California Workers' Comp Plan Just About Ready

A new workers' compensation insurance program for California racing might be implemented by Nov. 15, according to the head of the state trainers' association.

Ed Halpern, executive director of the California Thoroughbred Trainers, said
the start-up date--when insurer American International Group can actually begin administering policies for trainers who have committed to the program--depends on when the insurer clears up its paperwork backlog.

"We're hoping to get the field paperwork completed by Nov. 15," he said. "Everything seems to be falling into place."

The program was first presented in September. Since then, Halpern and others involved in the issue have been meeting with horsemen to get their commitment and initial paperwork detailing employment and claim information completed.

American Insurance Group required an unspecified percentage of the top training operations to commit to the plan. Halpern said the insurer is satisfied with the participation level. He declined to say what percentage of the leading stables is committed to the program or give the approximate statewide premium amount.

"There are a number of brokers handling that, so I don't know the exact figures," Halpern said. "But they tell me we have enough."

One broker, John Patrick Unick, national sales manager for Maroevich, O'Shea and Coghlan of San Francisco, estimated the total statewide premium to be worth about $15 million. He said there are about 500 training operations in the state that he would expect to join the program.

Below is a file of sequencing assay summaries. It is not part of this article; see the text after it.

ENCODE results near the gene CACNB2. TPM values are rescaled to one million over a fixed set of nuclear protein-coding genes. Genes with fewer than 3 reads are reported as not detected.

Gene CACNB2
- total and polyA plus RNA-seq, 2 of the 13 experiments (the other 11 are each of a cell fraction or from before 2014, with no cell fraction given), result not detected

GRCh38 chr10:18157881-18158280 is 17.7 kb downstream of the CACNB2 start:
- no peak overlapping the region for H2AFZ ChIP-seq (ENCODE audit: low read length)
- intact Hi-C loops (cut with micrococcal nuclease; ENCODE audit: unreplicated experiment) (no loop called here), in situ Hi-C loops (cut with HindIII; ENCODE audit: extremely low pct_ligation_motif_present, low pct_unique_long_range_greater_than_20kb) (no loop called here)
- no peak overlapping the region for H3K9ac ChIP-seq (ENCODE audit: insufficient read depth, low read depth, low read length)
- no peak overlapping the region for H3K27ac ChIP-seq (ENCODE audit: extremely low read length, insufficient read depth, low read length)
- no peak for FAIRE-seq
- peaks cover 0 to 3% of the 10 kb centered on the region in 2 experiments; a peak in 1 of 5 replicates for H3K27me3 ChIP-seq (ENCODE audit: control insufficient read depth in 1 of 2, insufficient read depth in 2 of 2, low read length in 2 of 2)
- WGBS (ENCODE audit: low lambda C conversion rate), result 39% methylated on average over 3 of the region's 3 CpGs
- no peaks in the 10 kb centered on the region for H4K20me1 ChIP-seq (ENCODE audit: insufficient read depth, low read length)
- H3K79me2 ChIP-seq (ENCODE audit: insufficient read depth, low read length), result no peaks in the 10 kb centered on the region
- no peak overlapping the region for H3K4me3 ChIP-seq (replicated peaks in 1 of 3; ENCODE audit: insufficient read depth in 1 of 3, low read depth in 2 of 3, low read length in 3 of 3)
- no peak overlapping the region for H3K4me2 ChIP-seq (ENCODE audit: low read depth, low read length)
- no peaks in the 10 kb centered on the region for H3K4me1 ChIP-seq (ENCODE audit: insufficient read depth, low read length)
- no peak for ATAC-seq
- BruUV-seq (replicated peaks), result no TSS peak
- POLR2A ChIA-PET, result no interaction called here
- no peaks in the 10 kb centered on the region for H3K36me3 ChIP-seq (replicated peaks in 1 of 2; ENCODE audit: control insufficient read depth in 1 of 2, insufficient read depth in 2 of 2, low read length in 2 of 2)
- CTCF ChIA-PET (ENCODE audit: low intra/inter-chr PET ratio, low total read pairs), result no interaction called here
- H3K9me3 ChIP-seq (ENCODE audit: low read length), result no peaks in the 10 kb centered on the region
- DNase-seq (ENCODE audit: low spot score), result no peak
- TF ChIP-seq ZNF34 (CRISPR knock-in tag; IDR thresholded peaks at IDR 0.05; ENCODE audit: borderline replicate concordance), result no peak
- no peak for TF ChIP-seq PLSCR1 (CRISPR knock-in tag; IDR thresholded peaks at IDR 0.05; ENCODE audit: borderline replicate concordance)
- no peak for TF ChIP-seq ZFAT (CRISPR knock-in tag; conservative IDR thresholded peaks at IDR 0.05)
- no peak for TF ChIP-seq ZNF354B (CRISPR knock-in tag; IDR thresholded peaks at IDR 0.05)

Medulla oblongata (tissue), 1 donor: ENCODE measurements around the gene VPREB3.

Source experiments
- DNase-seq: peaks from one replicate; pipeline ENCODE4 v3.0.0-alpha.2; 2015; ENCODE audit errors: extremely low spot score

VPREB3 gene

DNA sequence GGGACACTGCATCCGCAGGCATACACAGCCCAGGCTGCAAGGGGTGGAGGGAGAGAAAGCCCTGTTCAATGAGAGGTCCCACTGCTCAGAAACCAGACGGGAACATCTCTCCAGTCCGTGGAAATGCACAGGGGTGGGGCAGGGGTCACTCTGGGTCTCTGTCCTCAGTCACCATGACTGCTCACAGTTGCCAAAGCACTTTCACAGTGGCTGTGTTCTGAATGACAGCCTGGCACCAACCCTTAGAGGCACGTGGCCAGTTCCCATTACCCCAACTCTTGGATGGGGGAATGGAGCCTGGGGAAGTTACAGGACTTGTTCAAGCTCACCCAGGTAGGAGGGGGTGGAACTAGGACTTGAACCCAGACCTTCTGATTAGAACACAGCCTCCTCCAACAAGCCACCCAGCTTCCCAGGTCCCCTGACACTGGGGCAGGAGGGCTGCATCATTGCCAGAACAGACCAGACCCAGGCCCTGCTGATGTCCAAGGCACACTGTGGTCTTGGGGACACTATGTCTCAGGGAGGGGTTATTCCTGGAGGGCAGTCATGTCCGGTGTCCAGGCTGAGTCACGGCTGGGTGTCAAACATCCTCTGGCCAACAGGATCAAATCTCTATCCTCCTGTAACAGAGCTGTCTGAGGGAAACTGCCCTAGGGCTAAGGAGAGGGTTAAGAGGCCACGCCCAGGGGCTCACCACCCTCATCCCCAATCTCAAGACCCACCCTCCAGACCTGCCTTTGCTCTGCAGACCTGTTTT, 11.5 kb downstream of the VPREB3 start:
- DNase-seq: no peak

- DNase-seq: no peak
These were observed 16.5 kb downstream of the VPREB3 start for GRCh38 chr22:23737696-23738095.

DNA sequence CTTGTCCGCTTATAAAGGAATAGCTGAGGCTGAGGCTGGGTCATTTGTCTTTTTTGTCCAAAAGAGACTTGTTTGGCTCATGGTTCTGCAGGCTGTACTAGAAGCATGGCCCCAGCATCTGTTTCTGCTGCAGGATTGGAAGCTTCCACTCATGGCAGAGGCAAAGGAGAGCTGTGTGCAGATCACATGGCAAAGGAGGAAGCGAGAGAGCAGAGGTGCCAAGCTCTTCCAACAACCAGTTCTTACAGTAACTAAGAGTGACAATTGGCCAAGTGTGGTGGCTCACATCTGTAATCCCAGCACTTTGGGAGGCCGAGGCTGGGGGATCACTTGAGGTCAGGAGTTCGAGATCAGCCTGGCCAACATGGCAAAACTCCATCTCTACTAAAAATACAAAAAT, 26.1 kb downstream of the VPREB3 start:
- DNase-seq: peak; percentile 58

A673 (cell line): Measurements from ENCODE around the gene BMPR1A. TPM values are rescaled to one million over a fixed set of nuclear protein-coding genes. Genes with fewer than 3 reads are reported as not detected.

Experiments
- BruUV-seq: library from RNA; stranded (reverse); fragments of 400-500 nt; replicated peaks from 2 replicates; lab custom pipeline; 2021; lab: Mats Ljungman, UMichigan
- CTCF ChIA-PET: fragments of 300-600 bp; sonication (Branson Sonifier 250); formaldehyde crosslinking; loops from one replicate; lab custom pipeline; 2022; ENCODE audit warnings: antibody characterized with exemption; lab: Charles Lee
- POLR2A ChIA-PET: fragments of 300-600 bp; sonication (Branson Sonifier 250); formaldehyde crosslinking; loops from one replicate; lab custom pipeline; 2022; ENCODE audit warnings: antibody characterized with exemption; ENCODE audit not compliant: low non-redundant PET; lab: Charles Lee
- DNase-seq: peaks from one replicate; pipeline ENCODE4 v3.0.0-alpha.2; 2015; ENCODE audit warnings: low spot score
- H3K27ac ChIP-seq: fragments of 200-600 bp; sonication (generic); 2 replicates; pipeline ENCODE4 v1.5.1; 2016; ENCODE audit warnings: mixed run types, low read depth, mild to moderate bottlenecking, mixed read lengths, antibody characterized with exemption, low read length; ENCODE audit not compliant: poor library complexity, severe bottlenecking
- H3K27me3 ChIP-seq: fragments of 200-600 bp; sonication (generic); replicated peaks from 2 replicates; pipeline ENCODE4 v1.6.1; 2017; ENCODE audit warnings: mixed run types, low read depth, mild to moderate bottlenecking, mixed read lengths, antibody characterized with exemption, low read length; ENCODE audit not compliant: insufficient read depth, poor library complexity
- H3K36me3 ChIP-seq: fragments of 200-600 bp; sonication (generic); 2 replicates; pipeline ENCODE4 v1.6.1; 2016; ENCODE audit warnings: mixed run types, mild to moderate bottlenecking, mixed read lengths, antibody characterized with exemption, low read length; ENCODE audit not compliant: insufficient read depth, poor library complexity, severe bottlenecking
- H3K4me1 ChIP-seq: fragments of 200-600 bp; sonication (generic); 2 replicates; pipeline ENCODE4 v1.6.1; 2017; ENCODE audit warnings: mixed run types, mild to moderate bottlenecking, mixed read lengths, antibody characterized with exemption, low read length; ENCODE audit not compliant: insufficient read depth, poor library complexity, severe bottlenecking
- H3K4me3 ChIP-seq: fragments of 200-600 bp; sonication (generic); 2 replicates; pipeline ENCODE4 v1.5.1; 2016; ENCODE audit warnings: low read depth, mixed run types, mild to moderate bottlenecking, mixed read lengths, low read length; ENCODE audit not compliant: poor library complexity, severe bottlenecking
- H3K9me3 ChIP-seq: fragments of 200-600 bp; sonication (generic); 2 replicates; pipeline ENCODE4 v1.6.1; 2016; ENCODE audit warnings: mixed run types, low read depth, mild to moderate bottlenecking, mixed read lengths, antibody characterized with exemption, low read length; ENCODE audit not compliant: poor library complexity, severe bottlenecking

According to numbers provided in September, trainers can expect about a 30% decrease, on average, in their premium rates. Those rates have jumped drastically since March 1, when many stables could no longer find a private insurer willing to take on the catastrophic type of coverage California requires.

Since then, almost all of the stables were forced to turn to the government-backed State Fund for their workers' comp needs. The basic rate (before deductions for clean records) is nearly $50 per $100 of payroll, and is expected to increase even more this year. As a result, a number of trainers have been forced out of business or have cut back operations severely, Halpern said.

There are two groups of trainers among the 500 in the state, those who signed up with the State Fund last March, and those who followed when their old policies expired July 1. Unick said trainers who signed up with the government program July 1 would benefit the most, at least initially, by switching to the new provider because of rate increases in the State Fund.

By March 1, 2003, Unick said most of the remaining trainers would probably switch because of even greater increases.

"Nobody knows how much higher the rates will go," Unick said. "They could be doubled."

Some horsemen have found it would be cheaper to stay with the State Fund until their current policies expire, said Jim Ghidella, a Northern California representative to the Thoroughbred Owners of California who has been involved with the workers' comp issue for the past two years.

Unick believes once the industry can get control of workers' comp claims, trainers will see tremendous improvement in their rates within two or three years.

One problem is that the State Fund has an early termination penalty that could affect trainers who seek to leave early and want their deposits returned to them.

"We have people who have been working with the State Fund on (waiving the penalty policy), and we should know something in a couple of days," Halpern said.

"Everything we've heard from the state has been positive, but we haven't seen the signature (on the waiver) yet," Unick said.